IBM researchers have demostrated a new way of carbon nanotechnology which will help in commercial fabrication of smaller, faster and more powerful computer chips with transistors made of carbon nanotubes which will replace silicon chips in computers.
With electrical properties that are more attractive than silicon, Carbon nanotubes will allow creation of nanoscale transistor devices, according to researchers.
IBM revealed that its researchers have positioned an array of 10,000 working carbon nanotube transistors on the surface of a silicon wafer through standard semiconductor processes.
IBM Research Physical Sciences director Supratik Guha said carbon nanotubes, borne out of chemistry, have largely been laboratory curiosities as far as microelectronic applications are concerned.
"We are attempting the first steps towards a technology by fabricating carbon nanotube transistors within a conventional wafer fabrication infrastructure," Guha said.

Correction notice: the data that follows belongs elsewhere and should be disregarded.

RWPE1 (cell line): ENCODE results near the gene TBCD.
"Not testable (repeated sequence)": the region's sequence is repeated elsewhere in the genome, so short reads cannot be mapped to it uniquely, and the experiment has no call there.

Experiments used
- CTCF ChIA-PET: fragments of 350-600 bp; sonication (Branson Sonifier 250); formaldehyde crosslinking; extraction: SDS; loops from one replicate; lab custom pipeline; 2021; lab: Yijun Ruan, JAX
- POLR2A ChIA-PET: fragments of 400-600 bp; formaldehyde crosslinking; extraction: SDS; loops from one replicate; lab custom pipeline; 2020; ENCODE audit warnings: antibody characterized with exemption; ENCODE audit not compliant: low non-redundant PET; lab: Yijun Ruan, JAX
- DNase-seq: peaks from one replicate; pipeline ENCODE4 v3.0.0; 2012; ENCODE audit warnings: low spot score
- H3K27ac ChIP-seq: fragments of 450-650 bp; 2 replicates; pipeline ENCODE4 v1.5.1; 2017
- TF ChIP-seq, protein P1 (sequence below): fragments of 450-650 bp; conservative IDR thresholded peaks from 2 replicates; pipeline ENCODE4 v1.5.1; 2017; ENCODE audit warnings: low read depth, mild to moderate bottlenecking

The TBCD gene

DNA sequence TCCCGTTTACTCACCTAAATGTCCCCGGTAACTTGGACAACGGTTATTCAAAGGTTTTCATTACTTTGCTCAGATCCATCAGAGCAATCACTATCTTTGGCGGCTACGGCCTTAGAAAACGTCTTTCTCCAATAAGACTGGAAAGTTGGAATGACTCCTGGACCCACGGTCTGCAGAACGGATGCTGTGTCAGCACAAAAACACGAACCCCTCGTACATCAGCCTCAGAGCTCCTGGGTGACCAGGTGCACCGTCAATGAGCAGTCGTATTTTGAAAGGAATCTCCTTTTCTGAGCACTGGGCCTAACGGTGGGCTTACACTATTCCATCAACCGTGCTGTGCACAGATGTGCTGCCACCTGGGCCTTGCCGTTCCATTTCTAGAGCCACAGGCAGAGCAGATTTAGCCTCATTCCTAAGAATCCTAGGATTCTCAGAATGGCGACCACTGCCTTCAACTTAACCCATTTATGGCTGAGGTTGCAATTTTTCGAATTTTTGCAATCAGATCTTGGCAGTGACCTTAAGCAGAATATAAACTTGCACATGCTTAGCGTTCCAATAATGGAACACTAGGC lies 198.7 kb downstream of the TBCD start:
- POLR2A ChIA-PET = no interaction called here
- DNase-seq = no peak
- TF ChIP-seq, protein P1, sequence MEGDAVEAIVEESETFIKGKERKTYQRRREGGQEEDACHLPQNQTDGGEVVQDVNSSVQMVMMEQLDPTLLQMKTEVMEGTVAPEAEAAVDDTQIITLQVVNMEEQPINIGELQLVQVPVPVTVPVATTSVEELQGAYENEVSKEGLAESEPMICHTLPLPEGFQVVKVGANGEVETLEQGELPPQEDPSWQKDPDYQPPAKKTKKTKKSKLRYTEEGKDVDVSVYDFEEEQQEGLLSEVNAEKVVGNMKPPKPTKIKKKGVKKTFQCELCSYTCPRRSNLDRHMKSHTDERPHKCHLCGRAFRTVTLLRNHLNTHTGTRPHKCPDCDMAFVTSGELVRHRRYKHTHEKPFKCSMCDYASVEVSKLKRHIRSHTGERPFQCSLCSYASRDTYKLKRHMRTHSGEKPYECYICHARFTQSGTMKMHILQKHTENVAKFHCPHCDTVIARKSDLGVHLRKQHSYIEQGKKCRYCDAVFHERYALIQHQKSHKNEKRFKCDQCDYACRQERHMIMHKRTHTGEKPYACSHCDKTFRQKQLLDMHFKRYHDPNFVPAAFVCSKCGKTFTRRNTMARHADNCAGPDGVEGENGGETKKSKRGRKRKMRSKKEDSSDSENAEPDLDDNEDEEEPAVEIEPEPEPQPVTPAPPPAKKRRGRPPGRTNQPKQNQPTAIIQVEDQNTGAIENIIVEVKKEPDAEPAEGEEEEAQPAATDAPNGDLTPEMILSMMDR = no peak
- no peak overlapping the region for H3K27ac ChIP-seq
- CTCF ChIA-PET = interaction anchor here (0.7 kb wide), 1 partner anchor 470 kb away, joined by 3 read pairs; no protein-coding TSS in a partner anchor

"The motivation to work on carbon nanotube transistors is that at extremely small nanoscale dimensions, they outperform transistors made from any other material.
"However, there are challenges to address such as ultra high purity of the carbon nanotubes and deliberate placement at the nanoscale. We have been making significant strides in both."
Researchers considered that once they have perfectly attempted the deployment of carbon nanotubes, which is expected sometime after the end of 2020, it will be probable to increase the speed of future chips as well as raise the number of transistors deployed.